Dozens of celebrities did more than just stand up to cancer Friday night, they linked up across more than 30 broadcast and cable television networks.
"Everyone knows someone who's been affected by cancer," said Gwyneth Paltrow
For the fourth time in six years, the non-profit charity "Stand Up To Cancer" held its televised fundraiser to collect money for cancer research.
"Science, for lack of a better word is, well it's cool," Halle Berry said.
Like in previous years, the show was broadcast live without commercials on all four networks and 28 cable channels. But for the first time, it also streamed live on Yahoo and Hulu.
Grammy winners Lupe Fiasco, Jennifer Hudson and Common performed their new track "Remission" on the telecast for the first time. The song, a remix of Fiasco's "Mission," is intended to empower those facing cancer, celebrate survivors and those who have died from cancer-related illnesses.
"Remission" will be available from digital retailers immediately after the telecast performance, with artist, producer and record label royalties being donated to Stand Up To Cancer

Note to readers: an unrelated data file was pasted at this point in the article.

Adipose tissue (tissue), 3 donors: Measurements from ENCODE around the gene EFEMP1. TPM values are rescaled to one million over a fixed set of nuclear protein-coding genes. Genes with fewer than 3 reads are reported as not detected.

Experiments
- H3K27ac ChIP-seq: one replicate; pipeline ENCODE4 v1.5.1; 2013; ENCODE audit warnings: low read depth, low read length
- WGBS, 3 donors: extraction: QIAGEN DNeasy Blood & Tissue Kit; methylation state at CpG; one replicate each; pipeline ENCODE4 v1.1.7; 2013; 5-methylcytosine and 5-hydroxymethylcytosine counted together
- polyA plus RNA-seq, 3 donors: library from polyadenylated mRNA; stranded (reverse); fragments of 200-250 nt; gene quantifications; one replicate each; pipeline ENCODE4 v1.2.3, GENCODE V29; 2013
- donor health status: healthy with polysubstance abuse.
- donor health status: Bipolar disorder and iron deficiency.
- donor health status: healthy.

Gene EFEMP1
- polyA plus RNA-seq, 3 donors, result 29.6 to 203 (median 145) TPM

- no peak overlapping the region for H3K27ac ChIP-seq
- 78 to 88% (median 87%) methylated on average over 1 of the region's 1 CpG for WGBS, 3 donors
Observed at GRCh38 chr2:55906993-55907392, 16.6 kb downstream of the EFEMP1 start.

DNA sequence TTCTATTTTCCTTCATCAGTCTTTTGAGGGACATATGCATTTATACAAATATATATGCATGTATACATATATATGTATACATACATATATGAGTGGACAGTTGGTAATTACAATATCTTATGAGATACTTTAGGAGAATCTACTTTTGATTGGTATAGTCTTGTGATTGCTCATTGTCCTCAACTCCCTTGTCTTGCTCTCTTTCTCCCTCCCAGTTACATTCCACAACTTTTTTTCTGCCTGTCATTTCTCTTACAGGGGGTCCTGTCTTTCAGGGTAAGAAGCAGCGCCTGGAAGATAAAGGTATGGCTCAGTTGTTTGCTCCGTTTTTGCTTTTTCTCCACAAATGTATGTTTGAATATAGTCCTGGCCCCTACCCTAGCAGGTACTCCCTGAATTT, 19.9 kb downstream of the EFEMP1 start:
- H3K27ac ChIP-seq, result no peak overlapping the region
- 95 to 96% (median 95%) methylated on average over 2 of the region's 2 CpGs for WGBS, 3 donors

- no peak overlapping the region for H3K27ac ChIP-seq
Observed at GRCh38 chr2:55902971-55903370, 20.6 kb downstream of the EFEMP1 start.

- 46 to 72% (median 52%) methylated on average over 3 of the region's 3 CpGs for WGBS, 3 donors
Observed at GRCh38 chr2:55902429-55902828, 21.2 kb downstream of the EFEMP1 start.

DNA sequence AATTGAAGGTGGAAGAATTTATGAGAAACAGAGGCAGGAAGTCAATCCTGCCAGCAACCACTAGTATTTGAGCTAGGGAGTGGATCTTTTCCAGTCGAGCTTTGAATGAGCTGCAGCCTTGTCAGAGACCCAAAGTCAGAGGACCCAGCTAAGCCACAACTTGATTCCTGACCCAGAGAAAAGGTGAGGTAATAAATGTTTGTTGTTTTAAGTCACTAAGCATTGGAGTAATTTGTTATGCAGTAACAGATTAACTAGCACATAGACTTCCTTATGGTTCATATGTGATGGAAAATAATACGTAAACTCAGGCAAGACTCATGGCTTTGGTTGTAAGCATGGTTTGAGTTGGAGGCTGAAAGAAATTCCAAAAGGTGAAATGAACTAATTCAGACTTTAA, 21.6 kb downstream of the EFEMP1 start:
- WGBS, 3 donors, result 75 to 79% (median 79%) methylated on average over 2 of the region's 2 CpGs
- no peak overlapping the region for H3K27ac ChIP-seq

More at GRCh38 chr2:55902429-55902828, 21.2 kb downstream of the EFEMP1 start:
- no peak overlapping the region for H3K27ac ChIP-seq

Other musical performers included The Who, Ariana Grande and Dave Matthews Band.
The amount of money raised wasn't immediately released, but organizers said they hoped to top the $100 million mark for the first time this year. The previous three events collectively brought in $261 million for cancer research.
Katie Couric helped launch the charity in 2008. Last night she hosted an on-stage "digital lounge," replacing the typical phone bank at most telethons. In additional to phone calls, celebrities mingled with donors via social media and other internet platforms.
"We can be more interactive than ever," Couric said.
Despite the serious subject matter, Will Ferrell brought comic relief in the guise of his "Anchorman" character Ron Burgundy.
"I love Stand Up to Cancer," Ferrell said. "But we shouldn't stop there? As a society we need to stand up to Libras and Pisces and Tauruses and Capricorns"
In the end, actress and cancer survivor Sophia Vergara used her cell phone to demonstrate the widespread impact of the disease.
"If you have ever taken care of someone with cancer, light it up and raise it high with me," she said.